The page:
Don’t panic. Appropriate treatment of an eye injury immediately following trauma can prevent loss of sight Assess the situation, administer first aid to the best of your ability, and then seek prompt attention from an ophthalmologist or emergency room. Never apply pressure to the injured eye or rub any speck that is in it. If something has splashed or squirted into the eye, the most important thing to do first is irrigate copiously under a water faucet before sending for other treatment. For serious injuries, protect the eye from further trauma by taping a styrofoam or paper cup over it as a shield before sending the child for emergency care.

What major eye infections will you see in school?

Conjunctivitis (pink eye) – Conjunctivitis is an inflammation of the conjunctiva, a transparent, thin membrane which covers the white part of the eye (the sclera). The conjunctiva contains many fine blood vessels which become very prominent when they are inflamed, making the normally white part of the eye appear pink or red. The most common causes of conjunctivitis are infections, allergies, and environmental irritants. Infections causing conjunctivitis are usually quite contagious, while allergies and irritants are not. Bacterial infections often are associated with considerable amounts of pus. Viral infections usually produce a watery discharge. The typical kind of conjunctivitis seen in the school setting is viral. A common misconception is that viral conjunctivitis is no longer contagious after twenty-four hours of antibiotic eye drops. This is not true! Like a virus which causes colds, antibiotics by mouth or eye drops will not resolve this infection, which usually lasts from one to two weeks. Frequent hand washing and avoiding contact with infected tears are the best ways to prevent spread of infectious conjunctivitis. Of course, any red eye which does not resolve, or is associated with significant pain, blurred vision, or severe light sensitivity may represent a more serious eye condition which should be evaluated by an ophthalmologist.

Chalazion (stye) – A chalazion is an inflammation of an eyelid oil gland which appears as a lump on an eyelid. A stye is actually an inflammation of a different type of gland on the eyelid, but also looks like a cystic swelling. While they may be tender and red, chalazia and styes are not contagious and often resolve on their own. Treatment may involve warm compresses, eye drops, or surgical drainage.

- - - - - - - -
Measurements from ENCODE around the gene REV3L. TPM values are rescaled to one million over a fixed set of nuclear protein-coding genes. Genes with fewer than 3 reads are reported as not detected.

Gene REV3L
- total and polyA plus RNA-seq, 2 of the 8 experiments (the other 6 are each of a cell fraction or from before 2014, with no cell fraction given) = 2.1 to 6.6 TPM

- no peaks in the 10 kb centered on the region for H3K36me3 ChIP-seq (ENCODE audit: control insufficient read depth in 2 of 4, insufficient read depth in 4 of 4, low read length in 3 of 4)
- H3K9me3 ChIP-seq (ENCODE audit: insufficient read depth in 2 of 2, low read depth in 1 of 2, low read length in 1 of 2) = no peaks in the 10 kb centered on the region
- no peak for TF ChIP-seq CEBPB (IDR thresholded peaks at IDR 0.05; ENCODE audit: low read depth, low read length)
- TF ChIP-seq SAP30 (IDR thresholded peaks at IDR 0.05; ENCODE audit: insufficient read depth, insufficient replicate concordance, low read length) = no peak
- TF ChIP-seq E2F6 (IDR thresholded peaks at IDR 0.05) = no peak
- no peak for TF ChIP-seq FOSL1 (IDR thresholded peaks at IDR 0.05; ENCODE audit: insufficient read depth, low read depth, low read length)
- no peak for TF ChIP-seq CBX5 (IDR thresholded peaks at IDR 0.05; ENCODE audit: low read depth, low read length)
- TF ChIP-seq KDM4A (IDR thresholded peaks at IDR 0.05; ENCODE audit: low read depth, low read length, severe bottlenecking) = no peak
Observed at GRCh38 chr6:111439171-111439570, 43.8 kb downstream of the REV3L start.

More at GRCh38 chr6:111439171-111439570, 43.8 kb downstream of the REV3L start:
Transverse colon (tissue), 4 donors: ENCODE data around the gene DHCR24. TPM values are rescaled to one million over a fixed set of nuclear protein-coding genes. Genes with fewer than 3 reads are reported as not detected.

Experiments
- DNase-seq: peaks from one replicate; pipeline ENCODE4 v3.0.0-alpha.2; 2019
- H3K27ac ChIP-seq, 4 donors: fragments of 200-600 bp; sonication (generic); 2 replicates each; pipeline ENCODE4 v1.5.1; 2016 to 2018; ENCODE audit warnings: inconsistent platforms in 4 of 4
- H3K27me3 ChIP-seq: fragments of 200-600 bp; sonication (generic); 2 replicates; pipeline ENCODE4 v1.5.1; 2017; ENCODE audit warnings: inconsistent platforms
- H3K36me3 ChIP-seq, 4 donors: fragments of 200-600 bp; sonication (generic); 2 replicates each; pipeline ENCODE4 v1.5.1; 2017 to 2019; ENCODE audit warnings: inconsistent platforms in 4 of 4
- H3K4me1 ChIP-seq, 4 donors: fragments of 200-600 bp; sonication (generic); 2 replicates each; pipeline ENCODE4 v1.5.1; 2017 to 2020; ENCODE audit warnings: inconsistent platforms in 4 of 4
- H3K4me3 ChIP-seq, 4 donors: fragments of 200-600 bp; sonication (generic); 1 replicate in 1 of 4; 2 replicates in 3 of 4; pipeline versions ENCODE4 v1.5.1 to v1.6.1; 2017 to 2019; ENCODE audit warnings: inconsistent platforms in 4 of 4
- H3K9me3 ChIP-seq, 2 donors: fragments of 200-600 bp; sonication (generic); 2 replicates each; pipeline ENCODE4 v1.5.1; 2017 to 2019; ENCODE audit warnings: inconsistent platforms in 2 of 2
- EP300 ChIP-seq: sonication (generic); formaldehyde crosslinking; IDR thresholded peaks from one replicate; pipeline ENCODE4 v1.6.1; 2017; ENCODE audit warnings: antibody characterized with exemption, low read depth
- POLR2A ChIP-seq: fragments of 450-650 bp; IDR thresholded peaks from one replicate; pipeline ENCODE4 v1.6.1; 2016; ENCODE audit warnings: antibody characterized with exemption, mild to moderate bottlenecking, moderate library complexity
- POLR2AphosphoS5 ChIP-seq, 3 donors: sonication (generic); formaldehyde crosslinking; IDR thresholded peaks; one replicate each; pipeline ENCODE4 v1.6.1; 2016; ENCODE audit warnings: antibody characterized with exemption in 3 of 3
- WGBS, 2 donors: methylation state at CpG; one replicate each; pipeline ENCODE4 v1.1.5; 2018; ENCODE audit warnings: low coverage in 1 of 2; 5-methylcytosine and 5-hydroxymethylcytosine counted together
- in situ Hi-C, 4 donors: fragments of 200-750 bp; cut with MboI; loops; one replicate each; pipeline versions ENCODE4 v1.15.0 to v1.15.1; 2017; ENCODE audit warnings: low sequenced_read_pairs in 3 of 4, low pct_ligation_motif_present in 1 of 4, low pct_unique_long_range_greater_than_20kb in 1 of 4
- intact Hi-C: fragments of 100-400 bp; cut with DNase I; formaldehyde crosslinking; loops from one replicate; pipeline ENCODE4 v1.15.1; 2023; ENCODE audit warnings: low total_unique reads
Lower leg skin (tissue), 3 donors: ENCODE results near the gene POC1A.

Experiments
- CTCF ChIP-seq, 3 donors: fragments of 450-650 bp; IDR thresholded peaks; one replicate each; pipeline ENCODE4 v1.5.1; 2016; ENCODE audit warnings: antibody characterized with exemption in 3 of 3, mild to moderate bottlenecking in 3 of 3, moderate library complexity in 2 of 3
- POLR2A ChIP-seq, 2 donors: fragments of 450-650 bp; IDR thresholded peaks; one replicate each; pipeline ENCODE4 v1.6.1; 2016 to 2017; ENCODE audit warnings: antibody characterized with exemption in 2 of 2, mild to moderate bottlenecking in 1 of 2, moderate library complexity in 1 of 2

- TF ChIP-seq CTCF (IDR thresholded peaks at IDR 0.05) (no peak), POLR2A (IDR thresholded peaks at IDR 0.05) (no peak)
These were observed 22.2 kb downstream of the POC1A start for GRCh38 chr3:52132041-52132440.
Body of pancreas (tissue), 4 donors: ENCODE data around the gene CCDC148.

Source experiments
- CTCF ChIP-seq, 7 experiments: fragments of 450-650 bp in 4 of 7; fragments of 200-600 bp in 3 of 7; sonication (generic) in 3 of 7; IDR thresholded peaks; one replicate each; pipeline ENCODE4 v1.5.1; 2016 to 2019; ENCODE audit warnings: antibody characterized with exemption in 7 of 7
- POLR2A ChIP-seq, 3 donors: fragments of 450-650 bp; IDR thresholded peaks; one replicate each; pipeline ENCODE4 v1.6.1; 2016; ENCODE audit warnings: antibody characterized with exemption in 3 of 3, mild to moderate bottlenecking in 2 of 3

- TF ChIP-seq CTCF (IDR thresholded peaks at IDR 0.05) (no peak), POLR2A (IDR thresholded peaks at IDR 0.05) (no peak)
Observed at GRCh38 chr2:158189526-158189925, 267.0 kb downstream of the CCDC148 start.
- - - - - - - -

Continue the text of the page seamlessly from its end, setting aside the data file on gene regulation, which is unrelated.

What Should Parents Know About Their Child's Eyes and Amblyopia?

Amblyopia is a condition in which poor vision is present in one eye. Commonly referred to by many people as a “lazy eye,” amblyopia affects over 2% of the general population and causes loss of vision in more people under age 45 than all eye diseases and trauma combined. Therefore, early recognition and prompt treatment of amblyopia is very important.

In early childhood, the connections between the eyes and the brain are developing. The brain must learn how to put together information sent from both eyes and make one picture. However, if the image from one eye is clear and the other blurry, or if the eyes are misaligned and send two different pictures, the brain will ignore the picture sent from one eye. A condition called amblyopia results when the brain consistently ignores the information from the same eye. Using the analogy of the eye as a camera and the brain as the photo processing machinery, the problem causing amblyopia is not that the camera (eye) is defective, but that the photo processor (brain) is not properly developing the “film” it is receiving.

Amblyopia can only be treated in early childhood, when the brain is learning to pay attention to the input from each eye. Usually, treatment will consist of patching the eye that sees better, forcing the brain to pay attention to the eye with poor vision. Glasses also may be needed to help the eyes see more clearly or straighten alignment. Children are most sensitive to developing amblyopia during the first 2 to 3 years of life, after which this sensitivity gradually decreases. After age 9, it is unusual for treatment to significantly improve visual acuity in an eye with amblyopia. Therefore, vision screening is very important in early childhood in order to determine whether amblyopia is present, since often there are no clues. As long as one eye sees well, you may not find out that the other doesn’t until it’s too late.

Ask your child’s physician or pediatric ophthalmologist if there is any sign of amblyopia. Don’t wait until it’s too late for your child’s eyes.